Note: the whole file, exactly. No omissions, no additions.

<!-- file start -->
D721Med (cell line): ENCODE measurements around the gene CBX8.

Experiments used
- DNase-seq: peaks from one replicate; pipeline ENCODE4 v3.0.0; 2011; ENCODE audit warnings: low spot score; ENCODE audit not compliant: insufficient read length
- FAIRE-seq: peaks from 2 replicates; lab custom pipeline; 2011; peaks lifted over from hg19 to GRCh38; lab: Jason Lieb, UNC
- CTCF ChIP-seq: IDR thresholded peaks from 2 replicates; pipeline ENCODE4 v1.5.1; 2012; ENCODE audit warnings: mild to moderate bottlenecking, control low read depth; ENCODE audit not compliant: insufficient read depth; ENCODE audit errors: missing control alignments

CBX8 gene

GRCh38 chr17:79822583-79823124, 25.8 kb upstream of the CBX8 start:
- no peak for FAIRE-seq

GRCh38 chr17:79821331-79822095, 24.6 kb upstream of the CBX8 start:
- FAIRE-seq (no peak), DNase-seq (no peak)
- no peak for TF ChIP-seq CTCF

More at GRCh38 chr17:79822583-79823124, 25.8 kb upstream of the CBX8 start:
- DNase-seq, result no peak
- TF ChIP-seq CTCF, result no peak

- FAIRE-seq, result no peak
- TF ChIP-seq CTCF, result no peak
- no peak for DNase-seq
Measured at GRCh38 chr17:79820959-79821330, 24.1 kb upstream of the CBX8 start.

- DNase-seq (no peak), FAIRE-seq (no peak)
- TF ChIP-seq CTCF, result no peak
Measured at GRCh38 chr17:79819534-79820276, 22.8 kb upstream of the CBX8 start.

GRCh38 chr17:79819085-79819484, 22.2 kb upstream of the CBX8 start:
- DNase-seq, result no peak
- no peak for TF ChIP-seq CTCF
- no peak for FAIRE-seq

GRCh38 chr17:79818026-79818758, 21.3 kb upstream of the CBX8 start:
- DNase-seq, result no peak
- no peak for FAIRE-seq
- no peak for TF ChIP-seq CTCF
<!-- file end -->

D721Med (cell line): ENCODE measurements around the gene CBX8.

Experiments used
- DNase-seq: peaks from one replicate; pipeline ENCODE4 v3.0.0; 2011; ENCODE audit warnings: low spot score; ENCODE audit not compliant: insufficient read length
- FAIRE-seq: peaks from 2 replicates; lab custom pipeline; 2011; peaks lifted over from hg19 to GRCh38; lab: Jason Lieb, UNC
- CTCF ChIP-seq: IDR thresholded peaks from 2 replicates; pipeline ENCODE4 v1.5.1; 2012; ENCODE audit warnings: mild to moderate bottlenecking, control low read depth; ENCODE audit not compliant: insufficient read depth; ENCODE audit errors: missing control alignments

CBX8 gene

GRCh38 chr17:79822583-79823124, 25.8 kb upstream of the CBX8 start:
- no peak for FAIRE-seq

GRCh38 chr17:79821331-79822095, 24.6 kb upstream of the CBX8 start:
- FAIRE-seq (no peak), DNase-seq (no peak)
- no peak for TF ChIP-seq CTCF

More at GRCh38 chr17:79822583-79823124, 25.8 kb upstream of the CBX8 start:
- DNase-seq, result no peak
- TF ChIP-seq CTCF, result no peak

- FAIRE-seq, result no peak
- TF ChIP-seq CTCF, result no peak
- no peak for DNase-seq
Measured at GRCh38 chr17:79820959-79821330, 24.1 kb upstream of the CBX8 start.

- DNase-seq (no peak), FAIRE-seq (no peak)
- TF ChIP-seq CTCF, result no peak
Measured at GRCh38 chr17:79819534-79820276, 22.8 kb upstream of the CBX8 start.

GRCh38 chr17:79819085-79819484, 22.2 kb upstream of the CBX8 start:
- DNase-seq, result no peak
- no peak for TF ChIP-seq CTCF
- no peak for FAIRE-seq

GRCh38 chr17:79818026-79818758, 21.3 kb upstream of the CBX8 start:
- DNase-seq, result no peak
- no peak for FAIRE-seq
- no peak for TF ChIP-seq CTCF